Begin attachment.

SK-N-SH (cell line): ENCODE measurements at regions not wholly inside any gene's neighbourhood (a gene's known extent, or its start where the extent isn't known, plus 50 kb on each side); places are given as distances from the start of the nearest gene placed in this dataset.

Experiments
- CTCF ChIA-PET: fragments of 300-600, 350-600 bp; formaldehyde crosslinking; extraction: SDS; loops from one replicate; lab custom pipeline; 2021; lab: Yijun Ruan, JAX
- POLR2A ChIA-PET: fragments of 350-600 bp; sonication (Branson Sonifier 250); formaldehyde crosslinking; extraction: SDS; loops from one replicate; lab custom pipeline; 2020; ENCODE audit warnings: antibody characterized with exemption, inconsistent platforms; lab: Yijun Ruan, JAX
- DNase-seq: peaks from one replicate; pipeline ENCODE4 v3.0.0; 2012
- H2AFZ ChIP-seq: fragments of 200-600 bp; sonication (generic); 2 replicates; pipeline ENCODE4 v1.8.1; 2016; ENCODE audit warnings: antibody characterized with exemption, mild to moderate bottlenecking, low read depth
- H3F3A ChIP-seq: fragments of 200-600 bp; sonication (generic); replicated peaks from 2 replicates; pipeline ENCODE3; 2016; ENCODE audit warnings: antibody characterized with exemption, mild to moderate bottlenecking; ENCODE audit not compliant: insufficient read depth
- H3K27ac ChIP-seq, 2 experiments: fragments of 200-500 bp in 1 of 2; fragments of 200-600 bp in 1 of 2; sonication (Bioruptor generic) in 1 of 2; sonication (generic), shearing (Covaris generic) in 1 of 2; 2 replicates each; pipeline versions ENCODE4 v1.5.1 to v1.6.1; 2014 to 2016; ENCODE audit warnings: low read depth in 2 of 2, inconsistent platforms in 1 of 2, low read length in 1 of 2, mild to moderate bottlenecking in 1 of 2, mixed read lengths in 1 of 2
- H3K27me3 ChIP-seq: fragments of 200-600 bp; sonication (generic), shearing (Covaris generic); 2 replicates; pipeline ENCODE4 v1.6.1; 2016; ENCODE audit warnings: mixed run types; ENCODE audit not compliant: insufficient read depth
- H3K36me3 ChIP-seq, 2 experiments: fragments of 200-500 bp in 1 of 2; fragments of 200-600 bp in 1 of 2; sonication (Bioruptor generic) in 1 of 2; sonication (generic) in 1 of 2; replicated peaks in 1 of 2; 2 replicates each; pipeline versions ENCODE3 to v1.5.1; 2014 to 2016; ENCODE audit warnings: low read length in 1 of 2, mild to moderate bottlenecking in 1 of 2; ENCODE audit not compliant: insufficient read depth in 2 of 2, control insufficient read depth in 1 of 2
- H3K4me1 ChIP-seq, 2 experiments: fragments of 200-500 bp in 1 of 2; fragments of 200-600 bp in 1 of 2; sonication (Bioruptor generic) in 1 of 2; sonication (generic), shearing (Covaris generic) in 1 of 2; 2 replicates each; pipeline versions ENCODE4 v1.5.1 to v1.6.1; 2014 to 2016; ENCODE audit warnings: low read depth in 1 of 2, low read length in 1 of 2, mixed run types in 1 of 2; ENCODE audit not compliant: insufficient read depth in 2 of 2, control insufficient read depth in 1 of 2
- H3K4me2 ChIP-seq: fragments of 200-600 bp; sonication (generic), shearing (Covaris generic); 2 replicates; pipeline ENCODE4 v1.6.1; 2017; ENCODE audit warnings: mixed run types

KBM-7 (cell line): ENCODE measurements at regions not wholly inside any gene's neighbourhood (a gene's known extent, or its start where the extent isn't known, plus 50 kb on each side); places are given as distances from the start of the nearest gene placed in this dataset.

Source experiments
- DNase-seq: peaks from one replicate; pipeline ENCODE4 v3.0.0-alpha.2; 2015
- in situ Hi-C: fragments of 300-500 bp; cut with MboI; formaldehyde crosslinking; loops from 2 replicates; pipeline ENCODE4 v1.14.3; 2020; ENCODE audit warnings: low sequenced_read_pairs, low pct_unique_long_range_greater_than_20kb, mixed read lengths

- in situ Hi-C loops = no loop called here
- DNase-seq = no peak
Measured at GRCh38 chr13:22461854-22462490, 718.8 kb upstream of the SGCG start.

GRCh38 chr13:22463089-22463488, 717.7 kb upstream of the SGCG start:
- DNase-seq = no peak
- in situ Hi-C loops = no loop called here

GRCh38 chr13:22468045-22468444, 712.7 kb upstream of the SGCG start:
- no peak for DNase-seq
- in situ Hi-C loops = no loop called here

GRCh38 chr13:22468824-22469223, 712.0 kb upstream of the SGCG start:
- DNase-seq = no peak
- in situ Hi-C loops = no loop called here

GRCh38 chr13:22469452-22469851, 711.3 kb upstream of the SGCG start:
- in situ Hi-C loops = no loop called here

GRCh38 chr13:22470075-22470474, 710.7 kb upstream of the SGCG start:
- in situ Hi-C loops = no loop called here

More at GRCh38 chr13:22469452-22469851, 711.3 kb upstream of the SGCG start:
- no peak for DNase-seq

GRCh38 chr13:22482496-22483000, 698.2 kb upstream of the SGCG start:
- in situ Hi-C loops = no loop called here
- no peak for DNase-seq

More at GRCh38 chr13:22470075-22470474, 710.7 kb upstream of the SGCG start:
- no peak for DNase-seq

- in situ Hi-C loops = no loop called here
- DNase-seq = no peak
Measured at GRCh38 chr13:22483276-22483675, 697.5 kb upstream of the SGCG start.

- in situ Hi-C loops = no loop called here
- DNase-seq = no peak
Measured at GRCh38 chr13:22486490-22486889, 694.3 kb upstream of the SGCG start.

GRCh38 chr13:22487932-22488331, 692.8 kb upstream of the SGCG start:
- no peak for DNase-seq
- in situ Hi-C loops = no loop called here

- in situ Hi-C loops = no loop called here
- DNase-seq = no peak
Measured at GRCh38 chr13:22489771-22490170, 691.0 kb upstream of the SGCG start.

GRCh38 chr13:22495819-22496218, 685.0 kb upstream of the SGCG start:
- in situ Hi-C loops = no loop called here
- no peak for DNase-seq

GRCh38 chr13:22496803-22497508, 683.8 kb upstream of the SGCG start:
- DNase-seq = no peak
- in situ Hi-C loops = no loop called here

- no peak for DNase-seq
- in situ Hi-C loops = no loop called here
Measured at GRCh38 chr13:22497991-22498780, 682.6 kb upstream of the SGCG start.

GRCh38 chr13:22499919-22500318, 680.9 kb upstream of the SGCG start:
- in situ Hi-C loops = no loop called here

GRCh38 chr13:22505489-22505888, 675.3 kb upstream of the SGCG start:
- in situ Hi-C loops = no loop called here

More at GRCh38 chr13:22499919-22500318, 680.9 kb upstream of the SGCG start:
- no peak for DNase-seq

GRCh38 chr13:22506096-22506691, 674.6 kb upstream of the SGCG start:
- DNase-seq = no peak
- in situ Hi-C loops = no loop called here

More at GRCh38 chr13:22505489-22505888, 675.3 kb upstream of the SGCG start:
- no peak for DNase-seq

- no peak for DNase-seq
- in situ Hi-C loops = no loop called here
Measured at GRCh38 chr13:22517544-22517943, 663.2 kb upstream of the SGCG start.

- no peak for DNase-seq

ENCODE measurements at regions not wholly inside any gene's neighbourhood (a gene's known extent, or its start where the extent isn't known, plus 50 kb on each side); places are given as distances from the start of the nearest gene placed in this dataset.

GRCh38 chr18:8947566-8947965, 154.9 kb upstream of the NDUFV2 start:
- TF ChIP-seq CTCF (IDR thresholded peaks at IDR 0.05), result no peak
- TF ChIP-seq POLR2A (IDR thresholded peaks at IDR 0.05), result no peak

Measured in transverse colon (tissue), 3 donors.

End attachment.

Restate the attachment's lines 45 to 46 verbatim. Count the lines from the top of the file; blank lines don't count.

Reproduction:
Measured at GRCh38 chr13:22486490-22486889, 694.3 kb upstream of the SGCG start.

GRCh38 chr13:22487932-22488331, 692.8 kb upstream of the SGCG start: